Published: 05th February 2019
This artist from Bengaluru is painting on old documents to bring them back to life
Bakula has always been interested in history and loved collecting old letters, receipts and anything that spoke of a different time
Postcards and letters were like social media posts of our previous generation. But no one ever thought of preserving them unless it belonged to someone famous. But Bakula Nayak not only preserves them but turns these pieces of paper into artwork — opening up a whole new world for us. She sketches and paints on the withered pieces of paper and brings them back to life.
Bakula has always been interested in history and loved collecting old letters, receipts and anything that spoke of a different time. "When one is alive they have so many prized possessions among their belongings, but once they pass away these things become trash. This made me sad," says Bakula. "I have been collecting letters, bills, notes, receipts and things others won't even look at twice, for a long time now. But I thought of drawing on them or turning them into a piece of art after my father died about four years ago," she adds.
Letters painted with love: Bakula Nayak not only preserves old letters but turns these pieces of paper into artwork (Pic: Bakula Nayak)
Bakula found a bunch of love letters her parents had exchanged when they had to live apart. "It was so weird. Because they were the most loveless couple I had ever seen," she says. "I started drawing in my grief after my father passed away," Bakula had lost her mother when she was young. Her first artwork was on a letter which his father had written from Vikram Sarabhai Space Centre, Thiruvananthapuram (Thumba), Kerala complaining about the food. "I don't know how I ended up drawing a bird in an astronaut's suit carrying a flag and landing into a bowl of custard. That was my first artwork on a letter," she says.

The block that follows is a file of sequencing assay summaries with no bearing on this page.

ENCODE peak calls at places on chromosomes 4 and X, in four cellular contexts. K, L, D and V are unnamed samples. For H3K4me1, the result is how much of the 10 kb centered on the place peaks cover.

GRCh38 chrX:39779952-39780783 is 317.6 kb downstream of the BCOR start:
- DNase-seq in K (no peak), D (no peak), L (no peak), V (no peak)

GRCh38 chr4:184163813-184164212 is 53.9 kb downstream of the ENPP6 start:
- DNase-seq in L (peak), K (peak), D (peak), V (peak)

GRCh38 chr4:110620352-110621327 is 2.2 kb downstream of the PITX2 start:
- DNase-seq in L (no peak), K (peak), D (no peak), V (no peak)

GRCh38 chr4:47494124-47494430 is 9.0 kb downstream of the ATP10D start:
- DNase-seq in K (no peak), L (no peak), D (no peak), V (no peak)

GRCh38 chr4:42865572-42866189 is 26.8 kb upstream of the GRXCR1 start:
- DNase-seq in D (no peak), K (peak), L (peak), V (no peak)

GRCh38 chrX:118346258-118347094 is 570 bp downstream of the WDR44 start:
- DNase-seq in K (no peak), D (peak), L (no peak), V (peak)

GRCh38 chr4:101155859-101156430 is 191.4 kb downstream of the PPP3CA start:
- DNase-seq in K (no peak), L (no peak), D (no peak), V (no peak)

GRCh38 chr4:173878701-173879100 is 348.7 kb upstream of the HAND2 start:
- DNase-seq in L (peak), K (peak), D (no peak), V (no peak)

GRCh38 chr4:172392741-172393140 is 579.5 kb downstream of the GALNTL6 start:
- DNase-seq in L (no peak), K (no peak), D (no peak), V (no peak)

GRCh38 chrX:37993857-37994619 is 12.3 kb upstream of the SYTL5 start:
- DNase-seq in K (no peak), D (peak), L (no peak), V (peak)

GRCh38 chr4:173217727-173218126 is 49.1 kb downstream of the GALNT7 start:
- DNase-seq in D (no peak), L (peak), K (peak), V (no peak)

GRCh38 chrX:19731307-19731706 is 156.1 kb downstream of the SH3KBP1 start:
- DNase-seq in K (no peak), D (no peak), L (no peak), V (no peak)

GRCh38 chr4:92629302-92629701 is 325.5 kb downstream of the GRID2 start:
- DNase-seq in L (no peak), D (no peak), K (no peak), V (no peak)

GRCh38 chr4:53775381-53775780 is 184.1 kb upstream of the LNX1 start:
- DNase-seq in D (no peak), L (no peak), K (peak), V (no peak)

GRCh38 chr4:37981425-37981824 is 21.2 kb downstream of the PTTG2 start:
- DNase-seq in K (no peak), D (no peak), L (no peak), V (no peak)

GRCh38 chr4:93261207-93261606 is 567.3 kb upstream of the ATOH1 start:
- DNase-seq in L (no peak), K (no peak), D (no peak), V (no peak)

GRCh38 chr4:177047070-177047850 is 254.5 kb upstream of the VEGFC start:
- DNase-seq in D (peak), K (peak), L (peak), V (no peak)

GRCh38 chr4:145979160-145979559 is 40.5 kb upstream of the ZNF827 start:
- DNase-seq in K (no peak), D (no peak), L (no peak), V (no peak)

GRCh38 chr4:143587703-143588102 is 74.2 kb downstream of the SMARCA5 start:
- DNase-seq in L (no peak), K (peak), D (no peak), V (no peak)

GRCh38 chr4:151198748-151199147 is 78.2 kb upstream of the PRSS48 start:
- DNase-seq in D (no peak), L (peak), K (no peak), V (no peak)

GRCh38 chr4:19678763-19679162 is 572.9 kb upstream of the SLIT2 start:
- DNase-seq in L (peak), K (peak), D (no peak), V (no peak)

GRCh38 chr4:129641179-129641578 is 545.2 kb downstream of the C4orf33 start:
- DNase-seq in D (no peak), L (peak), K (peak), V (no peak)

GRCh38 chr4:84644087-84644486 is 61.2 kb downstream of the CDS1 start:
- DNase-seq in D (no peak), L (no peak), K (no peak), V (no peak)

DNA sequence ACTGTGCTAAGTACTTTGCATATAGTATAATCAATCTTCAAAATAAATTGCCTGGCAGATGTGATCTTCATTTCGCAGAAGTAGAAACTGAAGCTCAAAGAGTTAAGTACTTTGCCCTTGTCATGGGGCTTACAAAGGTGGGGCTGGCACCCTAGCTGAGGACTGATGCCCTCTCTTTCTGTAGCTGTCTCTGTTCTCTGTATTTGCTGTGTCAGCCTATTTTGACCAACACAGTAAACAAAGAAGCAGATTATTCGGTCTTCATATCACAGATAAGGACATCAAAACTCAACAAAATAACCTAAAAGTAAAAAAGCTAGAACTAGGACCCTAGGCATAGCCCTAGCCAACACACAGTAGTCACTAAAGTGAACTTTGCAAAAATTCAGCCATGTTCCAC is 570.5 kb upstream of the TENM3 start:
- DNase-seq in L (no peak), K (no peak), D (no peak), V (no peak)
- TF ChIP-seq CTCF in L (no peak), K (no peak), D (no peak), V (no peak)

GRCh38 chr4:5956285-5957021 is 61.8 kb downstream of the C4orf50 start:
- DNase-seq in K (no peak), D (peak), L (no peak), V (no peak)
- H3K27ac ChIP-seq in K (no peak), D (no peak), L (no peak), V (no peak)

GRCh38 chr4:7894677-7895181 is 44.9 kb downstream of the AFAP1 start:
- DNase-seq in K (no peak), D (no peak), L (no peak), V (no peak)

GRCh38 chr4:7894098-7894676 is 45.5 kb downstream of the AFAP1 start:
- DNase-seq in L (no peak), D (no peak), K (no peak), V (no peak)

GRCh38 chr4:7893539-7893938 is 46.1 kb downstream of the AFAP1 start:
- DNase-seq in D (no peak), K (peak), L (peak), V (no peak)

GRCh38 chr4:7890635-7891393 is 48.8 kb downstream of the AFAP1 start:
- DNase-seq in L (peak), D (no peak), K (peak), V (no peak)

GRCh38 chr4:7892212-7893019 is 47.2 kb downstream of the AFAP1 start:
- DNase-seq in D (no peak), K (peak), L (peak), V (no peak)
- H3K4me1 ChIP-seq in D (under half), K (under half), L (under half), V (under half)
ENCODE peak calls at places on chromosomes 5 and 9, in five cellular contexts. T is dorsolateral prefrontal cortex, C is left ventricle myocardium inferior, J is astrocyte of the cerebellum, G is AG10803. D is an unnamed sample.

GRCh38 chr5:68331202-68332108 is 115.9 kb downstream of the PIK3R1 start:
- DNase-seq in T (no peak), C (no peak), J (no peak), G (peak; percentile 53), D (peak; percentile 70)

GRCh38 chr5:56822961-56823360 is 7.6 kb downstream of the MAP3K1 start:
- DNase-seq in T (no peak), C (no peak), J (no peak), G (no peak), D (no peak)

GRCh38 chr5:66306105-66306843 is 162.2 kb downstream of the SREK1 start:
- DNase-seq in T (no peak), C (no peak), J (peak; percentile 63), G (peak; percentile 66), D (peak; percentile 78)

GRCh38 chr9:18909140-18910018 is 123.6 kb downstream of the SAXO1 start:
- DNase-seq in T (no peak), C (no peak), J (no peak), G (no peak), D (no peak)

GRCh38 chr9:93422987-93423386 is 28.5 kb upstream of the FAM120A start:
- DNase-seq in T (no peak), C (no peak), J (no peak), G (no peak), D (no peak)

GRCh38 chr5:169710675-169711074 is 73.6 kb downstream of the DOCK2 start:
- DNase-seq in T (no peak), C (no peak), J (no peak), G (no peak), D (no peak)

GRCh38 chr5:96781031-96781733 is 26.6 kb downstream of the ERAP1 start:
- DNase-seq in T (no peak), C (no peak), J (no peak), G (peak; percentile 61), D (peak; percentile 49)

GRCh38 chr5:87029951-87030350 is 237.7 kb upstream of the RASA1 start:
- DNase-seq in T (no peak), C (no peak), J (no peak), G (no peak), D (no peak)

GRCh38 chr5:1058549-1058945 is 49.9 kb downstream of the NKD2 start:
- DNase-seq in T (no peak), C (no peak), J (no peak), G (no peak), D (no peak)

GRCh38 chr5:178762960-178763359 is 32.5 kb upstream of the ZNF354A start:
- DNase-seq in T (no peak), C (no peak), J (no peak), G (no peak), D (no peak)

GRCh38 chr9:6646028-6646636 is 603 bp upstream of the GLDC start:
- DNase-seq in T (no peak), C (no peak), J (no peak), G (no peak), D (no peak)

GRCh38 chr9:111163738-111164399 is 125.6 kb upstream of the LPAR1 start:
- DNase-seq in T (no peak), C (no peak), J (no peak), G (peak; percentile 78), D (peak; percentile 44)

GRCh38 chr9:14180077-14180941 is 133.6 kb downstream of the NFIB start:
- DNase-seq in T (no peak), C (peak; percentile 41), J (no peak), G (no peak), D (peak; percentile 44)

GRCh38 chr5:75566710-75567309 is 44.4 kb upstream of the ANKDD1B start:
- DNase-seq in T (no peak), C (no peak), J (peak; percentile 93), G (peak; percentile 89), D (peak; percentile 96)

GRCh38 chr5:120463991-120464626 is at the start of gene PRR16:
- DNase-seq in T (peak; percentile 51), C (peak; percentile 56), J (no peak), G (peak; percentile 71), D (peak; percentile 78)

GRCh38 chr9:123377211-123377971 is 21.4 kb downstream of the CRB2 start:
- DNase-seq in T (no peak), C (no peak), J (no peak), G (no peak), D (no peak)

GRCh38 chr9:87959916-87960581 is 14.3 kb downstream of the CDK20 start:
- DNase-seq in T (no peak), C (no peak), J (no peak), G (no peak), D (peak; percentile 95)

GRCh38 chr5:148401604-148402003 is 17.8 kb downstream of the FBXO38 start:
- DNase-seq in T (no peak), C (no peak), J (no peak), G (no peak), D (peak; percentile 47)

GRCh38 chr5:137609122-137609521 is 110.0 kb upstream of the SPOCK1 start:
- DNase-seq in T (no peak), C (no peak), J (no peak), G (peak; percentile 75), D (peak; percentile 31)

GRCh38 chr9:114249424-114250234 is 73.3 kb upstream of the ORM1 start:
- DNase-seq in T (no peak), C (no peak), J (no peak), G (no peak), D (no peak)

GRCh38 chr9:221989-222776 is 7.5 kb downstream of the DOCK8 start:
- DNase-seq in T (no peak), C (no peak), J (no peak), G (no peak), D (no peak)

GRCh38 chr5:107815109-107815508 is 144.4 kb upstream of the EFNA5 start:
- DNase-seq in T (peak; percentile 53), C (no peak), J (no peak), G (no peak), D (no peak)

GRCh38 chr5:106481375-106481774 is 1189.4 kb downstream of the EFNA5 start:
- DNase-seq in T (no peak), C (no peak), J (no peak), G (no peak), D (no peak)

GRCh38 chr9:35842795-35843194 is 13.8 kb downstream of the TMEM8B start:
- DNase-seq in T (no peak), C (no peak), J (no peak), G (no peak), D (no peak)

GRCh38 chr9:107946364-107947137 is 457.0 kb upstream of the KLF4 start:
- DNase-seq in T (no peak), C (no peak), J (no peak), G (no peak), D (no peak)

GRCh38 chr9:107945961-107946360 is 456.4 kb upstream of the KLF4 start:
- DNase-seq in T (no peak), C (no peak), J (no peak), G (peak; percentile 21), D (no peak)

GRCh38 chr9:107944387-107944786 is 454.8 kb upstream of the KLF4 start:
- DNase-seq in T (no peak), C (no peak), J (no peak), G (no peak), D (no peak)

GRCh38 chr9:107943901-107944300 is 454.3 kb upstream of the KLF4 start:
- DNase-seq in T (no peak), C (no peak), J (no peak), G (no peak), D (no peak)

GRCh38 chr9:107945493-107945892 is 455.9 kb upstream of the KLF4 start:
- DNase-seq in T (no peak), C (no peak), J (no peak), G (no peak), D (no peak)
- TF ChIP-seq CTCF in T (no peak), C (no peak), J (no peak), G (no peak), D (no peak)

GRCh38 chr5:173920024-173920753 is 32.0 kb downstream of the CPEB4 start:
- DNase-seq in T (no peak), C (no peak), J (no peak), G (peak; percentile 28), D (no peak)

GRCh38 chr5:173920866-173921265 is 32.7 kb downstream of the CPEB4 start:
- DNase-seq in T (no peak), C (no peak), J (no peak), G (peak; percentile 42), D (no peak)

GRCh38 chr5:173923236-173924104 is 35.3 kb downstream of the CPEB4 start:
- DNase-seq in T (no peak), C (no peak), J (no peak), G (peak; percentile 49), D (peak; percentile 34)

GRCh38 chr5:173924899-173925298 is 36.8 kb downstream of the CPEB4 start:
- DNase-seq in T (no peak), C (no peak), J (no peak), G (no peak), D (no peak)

Bakula got hold of a bill for bread from 1933 and she was excited beyond limits to hold an actual slice of history in her hands. "But I realised that not everyone will be able to visualise what I can imagine in these pieces of history. So I started drawing. To give my imagination a form that can be seen. They can even see themselves in it," she adds.
Being a history junkie herself anything from the past excites her. "When there is a rare book or a limited edition item people are ready to buy it or pay a lump sum for it. But you won't do the same for a bill of ice-cream from the 1940s. I feel when my art gives these pieces of history, which are equally important, wider acceptance," says Bakula.
Love for the old: Being a history junkie herself anything from the past excites her, says Bakula
There are people who send her their loved ones' documents so that she can paint on them or transform them into something beautiful. "I got hold of tax papers for a house from 1947. The whole thing was in Urdu. If it would have been my home town I would have gone in search for the place for sure," she laughs.
Bakula, a mother of three invests her day in painting and taking care of her kids. "I have tried experimenting with the medium but white paper of canvas never excited me. It's the words and the paper that gets me going. I use watercolour and even gouache at times. I make my own glue and sometimes I send the papers for restoration as well. Especially, if they are acidic," she explains.